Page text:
Camping, Again

It’s been maybe twenty years since I last camped and I’m not the camper I was. Back then, I just wandered off into the wilderness, with 65 pounds of stuff strapped to my back, and stayed out for a while. My daughter still remembers the day I renounced it forever. “No more sleeping on the ground!” she swears I screamed out. So, everyone was surprised when I suggested taking up camping, again. My wife reminded me of all the camping gear I insisted on yard-selling over the past decade. My neighbor put a kind hand on my shoulder and asked, “Really? At your age?”

I don’t know that I can tell you why; it’s more a feeling than a reason. At nearly 70, I long for something I remember mattering a lot to a much younger me. Something before I became completely civilized and reasonable, before I lost the desire to sleep outside and battle mosquitoes during evening meals by a campfire. On a beautiful day this summer, the thought of camping crossed my mind and it felt right.

It wasn’t some shining moment when I strapped back on the old back pack and headed down the Long Trail. Instead, it was a long reality check with my lovely wife, Kelly. Although I’d always hated campsites, the only option considered was camping at state parks.

We found options in between glamping and roughing it. Between thrift shops, yard sales, and Amazon, Kelly met our cooking and dining needs on the elegant cheap. We found a cabin tent on sale, promising to ‘sleep 6 in comfort’ with a screened-in porch, plenty of head room, and a door on a hinge! Six is a stretch, but it does fit a full-size air bed, a cushion for Pepper, our dog, and civilized necessities like bedside tables for books, snacks, and lamps.

Four weeks and a couple hundred dollars later, pulled into the Allis Vermont State Park, 20 minutes from our house. Setting up camp was a breeze. Wow, has tent construction improved! Blowing up the mattress was simply a matter of plugging it into the car. Water was near-by at a faucet and hot showers were available for a few quarters. Unfortunately, we forgot our towels, but we roughed it, in true pioneer spirit. Convincing Pepper we were not on a long walk and intended to stay in the semi-outdoors was difficult. She kept tugging us toward the shower house, which at least looked like a building.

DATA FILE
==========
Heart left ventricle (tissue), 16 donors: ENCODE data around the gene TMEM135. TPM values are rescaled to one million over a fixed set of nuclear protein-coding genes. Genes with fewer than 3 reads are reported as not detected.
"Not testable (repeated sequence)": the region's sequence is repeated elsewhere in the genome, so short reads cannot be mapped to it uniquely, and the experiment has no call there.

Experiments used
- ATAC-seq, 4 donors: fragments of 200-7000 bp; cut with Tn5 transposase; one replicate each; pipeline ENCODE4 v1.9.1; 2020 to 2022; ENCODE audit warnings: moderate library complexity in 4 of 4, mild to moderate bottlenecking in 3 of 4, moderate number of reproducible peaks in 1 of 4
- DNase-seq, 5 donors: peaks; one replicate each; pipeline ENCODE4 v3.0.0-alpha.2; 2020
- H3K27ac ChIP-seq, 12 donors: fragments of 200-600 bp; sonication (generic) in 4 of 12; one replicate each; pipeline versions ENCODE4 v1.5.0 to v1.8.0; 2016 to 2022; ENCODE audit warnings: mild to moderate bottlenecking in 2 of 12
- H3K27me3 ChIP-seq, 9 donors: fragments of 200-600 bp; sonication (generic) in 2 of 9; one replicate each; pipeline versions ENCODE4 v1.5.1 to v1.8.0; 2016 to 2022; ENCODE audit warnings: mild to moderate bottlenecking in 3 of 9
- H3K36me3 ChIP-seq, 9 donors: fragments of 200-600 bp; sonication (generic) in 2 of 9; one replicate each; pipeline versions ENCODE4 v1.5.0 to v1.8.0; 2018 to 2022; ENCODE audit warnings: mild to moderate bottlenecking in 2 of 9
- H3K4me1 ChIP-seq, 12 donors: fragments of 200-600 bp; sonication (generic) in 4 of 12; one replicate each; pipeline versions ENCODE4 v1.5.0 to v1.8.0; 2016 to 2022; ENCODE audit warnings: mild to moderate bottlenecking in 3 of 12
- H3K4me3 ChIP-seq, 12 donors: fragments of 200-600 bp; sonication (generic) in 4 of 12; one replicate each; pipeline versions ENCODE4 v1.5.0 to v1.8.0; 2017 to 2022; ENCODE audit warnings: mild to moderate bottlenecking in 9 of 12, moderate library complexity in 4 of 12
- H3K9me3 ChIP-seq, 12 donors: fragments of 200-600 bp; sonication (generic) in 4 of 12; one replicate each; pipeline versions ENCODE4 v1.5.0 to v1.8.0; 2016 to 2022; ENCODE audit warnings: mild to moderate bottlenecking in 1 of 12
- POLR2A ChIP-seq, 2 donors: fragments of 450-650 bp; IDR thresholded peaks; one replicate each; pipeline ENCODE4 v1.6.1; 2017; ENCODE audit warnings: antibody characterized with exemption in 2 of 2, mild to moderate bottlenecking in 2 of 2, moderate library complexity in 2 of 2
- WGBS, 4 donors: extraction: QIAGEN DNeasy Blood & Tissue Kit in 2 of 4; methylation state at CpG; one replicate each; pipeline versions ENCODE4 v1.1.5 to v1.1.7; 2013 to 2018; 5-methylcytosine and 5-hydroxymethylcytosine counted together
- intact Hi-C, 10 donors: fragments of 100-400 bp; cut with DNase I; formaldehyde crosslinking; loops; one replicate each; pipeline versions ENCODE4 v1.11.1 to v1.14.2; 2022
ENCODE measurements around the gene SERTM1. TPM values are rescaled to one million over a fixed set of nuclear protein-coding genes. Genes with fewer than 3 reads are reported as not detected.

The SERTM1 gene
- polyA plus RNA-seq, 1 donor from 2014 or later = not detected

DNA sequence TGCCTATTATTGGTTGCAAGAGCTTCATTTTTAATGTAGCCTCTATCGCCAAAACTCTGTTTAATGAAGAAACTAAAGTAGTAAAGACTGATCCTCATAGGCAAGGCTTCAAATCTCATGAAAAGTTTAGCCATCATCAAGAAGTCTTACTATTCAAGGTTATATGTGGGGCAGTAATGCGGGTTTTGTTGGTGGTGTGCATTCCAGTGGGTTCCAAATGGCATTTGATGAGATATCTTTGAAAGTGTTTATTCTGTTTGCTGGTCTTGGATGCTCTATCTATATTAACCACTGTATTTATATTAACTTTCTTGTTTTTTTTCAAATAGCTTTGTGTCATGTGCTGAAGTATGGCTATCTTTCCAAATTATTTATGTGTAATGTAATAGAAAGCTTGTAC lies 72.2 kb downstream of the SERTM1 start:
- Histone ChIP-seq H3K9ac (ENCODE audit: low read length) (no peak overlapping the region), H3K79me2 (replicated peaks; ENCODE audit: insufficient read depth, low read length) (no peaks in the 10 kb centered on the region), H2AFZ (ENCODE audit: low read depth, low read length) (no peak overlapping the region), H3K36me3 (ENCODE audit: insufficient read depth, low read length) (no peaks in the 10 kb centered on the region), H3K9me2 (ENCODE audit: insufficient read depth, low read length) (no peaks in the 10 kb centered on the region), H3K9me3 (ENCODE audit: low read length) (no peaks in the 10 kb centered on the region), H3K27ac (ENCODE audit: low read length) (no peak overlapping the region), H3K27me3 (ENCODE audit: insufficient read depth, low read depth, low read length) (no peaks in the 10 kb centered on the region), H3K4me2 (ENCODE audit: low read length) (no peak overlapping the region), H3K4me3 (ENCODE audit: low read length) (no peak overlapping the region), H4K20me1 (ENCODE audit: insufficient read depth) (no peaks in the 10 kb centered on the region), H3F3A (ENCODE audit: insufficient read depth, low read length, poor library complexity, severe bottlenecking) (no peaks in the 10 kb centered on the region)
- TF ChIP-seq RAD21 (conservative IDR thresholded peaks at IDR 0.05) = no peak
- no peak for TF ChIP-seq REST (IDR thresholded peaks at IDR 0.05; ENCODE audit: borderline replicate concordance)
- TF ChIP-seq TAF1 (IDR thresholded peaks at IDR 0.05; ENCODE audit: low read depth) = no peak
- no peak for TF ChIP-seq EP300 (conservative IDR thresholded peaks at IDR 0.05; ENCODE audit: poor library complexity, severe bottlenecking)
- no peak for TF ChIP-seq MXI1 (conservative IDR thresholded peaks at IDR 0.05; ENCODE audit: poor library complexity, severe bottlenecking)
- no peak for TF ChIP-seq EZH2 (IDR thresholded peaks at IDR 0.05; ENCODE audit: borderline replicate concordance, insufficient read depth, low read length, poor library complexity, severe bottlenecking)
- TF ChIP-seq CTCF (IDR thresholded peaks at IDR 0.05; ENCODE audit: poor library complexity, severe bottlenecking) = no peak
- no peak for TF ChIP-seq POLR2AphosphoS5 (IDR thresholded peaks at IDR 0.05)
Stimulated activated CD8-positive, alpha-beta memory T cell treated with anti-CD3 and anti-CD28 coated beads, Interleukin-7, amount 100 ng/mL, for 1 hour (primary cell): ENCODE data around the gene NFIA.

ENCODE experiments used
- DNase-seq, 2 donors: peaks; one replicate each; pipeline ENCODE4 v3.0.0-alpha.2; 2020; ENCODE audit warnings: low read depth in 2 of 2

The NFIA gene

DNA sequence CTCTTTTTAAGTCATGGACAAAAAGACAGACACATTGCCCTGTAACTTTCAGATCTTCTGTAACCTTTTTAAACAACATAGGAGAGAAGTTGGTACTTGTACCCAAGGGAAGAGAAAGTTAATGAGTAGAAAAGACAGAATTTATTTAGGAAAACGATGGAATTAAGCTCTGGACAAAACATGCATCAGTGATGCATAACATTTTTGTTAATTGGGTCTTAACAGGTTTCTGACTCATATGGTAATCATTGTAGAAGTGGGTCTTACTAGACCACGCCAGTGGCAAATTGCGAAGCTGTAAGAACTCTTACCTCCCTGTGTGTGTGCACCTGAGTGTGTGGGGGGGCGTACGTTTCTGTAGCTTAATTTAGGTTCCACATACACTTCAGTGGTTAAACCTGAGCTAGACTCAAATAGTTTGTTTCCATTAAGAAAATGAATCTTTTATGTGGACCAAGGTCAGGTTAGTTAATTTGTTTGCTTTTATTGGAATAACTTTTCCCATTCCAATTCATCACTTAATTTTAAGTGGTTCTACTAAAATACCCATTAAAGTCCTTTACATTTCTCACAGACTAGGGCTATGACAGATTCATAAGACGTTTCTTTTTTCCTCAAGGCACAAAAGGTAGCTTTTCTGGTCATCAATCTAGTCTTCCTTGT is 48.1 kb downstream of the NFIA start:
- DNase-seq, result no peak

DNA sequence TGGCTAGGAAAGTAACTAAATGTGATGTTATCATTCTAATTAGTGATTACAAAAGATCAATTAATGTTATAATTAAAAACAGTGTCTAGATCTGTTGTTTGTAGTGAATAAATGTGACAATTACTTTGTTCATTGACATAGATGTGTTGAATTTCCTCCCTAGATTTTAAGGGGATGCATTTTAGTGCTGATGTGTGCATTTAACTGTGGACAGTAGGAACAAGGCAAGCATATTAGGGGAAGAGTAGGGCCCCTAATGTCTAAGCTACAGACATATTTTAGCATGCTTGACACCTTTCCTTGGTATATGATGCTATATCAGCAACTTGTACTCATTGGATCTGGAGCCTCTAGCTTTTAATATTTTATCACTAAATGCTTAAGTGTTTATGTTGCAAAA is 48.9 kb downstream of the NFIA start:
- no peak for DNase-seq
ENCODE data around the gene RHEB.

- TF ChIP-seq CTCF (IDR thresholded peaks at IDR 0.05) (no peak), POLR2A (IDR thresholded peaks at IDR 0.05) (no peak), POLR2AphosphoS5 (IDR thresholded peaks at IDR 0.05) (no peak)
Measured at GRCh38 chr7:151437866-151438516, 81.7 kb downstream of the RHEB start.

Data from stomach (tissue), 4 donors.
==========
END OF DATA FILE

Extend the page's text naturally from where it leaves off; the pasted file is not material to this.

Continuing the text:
The best part was how much time we had. Free of the chores and diversion (no computers or cell phones), we truly relaxed and talked. Meals were long to make and eaten in leisure. Walks were slow ambles or gentle hikes. We read or listened to the radio. Each night, we had a fire and each day we met some nice, friendly people. Although the days and evenings were incredibly long, we were never bored.

We came home refreshed and already planning our next trip. Little by little we hope to expand our horizons and length of stays. Off in the distance is a week on the coast of Maine. Think of it! Going to sleep and waking up listening to the surf. No wonder the modern camping motto is, “Go further, stay longer for less money.”

Aging in Place, it doesn’t happen by accident. Sometimes it happens by reaching back to what worked before and doing it again, but differently.

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About the author

Scott Funk has specialized in Home Equity Conversion Mortgage reverse mortgages for over a decade. He is a recognized Aging in Place advocate in his home state of Vermont. His monthly newspaper column Aging in Place has run for 7 years in 24 papers around the state. Scott is brings a lighthearted approach to his talks on Boomers, retirement and aging on purpose.